Introduction: 5' splice site GT>GC or +2T>C variants have been frequently reported to
cause human genetic disease and are routinely scored as pathogenic splicing mutations. However, we
have recently demonstrated that such variants in human disease genes may not invariably be pathogenic.
Moreover, we found that no splicing prediction tools appear to be capable of reliably distinguishing
those +2T>C variants that generate wild-type transcripts from those that do not.
Methodology: Herein, we evaluated the performance of a novel deep learning-based tool, SpliceAI, in
the context of three datasets of +2T>C variants, all of which had been characterized functionally in
terms of their impact on pre-mRNA splicing. The first two datasets refer to our recently described “in
vivo” dataset of 45 known disease-causing +2T>C variants and the “in vitro” dataset of 103 +2T>C
substitutions subjected to full-length gene splicing assay. The third dataset comprised 12 BRCA1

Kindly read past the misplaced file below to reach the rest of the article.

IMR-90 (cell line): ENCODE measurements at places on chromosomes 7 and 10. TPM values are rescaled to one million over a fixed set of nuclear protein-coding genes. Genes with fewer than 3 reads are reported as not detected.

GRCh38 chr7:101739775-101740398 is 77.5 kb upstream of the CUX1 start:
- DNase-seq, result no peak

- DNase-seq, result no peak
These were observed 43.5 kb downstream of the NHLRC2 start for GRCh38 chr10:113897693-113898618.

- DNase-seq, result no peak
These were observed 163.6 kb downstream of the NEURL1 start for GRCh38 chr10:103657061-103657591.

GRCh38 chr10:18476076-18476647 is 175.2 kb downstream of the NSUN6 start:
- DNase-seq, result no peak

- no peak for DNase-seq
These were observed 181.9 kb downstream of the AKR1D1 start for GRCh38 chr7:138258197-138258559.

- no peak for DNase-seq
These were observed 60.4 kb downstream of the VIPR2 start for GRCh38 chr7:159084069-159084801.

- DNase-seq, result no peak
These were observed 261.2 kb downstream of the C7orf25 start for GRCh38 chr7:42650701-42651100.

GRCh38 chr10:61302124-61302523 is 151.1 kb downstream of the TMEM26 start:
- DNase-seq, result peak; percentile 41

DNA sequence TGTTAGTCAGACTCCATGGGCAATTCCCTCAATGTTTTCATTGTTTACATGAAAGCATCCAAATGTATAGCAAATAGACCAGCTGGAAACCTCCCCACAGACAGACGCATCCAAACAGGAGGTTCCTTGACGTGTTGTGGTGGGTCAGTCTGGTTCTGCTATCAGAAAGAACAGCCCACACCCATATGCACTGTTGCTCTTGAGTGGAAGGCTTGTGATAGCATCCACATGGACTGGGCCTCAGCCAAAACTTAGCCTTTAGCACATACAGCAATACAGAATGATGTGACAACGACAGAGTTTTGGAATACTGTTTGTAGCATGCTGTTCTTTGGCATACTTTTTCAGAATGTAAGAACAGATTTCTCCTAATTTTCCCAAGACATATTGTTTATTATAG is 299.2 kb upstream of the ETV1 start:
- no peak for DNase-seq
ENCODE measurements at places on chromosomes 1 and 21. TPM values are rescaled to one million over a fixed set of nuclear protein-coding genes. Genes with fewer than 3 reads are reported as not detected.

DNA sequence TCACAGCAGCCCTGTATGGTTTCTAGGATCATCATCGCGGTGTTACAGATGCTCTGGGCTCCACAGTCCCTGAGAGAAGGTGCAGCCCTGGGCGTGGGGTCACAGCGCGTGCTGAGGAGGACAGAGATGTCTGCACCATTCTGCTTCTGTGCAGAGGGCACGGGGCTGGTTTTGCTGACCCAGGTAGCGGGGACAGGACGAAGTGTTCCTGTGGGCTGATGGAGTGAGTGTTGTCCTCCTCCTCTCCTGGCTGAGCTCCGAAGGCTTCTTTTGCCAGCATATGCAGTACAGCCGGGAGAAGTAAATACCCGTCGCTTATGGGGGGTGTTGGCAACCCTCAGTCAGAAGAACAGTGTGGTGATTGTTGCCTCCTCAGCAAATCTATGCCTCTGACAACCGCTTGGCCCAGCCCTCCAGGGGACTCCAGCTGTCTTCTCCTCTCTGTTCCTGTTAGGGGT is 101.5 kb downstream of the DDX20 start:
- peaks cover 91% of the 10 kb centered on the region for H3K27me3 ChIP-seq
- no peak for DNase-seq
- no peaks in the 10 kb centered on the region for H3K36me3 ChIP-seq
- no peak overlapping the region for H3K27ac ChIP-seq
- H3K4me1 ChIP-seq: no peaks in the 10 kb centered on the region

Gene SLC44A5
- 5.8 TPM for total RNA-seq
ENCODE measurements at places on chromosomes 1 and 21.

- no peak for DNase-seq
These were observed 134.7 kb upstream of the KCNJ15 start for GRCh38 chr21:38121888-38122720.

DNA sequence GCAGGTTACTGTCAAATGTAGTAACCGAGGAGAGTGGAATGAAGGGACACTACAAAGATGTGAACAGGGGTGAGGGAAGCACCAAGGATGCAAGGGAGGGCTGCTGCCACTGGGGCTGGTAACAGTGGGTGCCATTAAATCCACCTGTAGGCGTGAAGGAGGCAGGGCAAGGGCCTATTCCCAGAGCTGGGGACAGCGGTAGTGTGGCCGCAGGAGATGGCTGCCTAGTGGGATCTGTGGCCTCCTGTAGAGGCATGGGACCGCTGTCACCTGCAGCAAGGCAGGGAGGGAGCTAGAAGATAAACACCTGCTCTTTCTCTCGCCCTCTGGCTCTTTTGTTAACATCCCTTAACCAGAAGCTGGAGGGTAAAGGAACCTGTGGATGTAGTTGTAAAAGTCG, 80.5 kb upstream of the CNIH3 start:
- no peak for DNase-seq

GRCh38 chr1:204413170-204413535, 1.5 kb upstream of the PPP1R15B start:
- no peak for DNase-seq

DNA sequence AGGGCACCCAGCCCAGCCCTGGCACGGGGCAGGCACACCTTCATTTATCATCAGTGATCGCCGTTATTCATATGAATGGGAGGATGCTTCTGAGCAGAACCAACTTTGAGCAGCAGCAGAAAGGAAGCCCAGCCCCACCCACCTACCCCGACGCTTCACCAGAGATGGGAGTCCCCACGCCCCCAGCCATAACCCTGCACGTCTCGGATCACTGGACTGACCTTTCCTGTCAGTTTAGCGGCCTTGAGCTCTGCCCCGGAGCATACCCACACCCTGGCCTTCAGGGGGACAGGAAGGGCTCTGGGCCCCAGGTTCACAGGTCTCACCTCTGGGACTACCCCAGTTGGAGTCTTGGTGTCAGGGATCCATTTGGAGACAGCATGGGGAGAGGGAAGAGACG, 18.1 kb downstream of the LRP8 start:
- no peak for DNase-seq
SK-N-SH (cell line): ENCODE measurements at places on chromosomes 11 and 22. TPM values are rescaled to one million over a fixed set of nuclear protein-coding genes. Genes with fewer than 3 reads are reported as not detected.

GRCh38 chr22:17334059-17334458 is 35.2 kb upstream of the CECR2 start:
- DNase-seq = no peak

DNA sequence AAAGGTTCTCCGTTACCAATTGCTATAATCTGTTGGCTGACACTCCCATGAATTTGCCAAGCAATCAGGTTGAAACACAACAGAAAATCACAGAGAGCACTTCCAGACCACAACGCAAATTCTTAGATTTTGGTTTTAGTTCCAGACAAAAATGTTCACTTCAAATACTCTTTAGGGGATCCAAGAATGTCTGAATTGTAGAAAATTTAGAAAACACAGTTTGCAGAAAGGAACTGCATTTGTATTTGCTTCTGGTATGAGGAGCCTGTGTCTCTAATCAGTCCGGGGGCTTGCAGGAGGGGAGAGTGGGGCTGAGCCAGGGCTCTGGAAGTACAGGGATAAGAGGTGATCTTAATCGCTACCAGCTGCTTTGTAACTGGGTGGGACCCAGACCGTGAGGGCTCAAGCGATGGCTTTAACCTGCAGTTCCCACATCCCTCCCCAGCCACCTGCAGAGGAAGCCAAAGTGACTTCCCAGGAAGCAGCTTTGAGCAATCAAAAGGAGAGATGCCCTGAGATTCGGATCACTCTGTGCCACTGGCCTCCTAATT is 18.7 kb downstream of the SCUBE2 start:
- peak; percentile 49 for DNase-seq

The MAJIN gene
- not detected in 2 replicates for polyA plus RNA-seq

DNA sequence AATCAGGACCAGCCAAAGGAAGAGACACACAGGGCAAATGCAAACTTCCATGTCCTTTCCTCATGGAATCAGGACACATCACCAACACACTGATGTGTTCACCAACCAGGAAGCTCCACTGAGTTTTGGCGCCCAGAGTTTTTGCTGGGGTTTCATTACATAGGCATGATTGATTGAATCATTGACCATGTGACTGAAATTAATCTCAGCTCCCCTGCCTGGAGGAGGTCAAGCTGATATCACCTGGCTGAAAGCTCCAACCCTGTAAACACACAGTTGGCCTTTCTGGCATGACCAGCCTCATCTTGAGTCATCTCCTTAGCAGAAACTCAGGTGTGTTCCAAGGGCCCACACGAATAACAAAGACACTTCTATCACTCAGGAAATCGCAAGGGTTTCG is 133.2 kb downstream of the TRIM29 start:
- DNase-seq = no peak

+2T>C variants that were recently analyzed by saturation genome editing.
Results: Comparison of the SpliceAI-predicted and experimentally obtained functional impact assessments
of these variants (and smaller datasets of +2T>A and +2T>G variants) revealed that although
SpliceAI performed rather better than other prediction tools, it was still far from perfect. A key
issue was that the impact of those +2T>C (and +2T>A) variants that generated wild-type transcripts
represents a quantitative change that can vary from barely detectable to an almost full expression of
wild-type transcripts, with wild-type transcripts often co-existing with aberrantly spliced transcripts.
Conclusion: Our findings highlight the challenges that we still face in attempting to accurately identify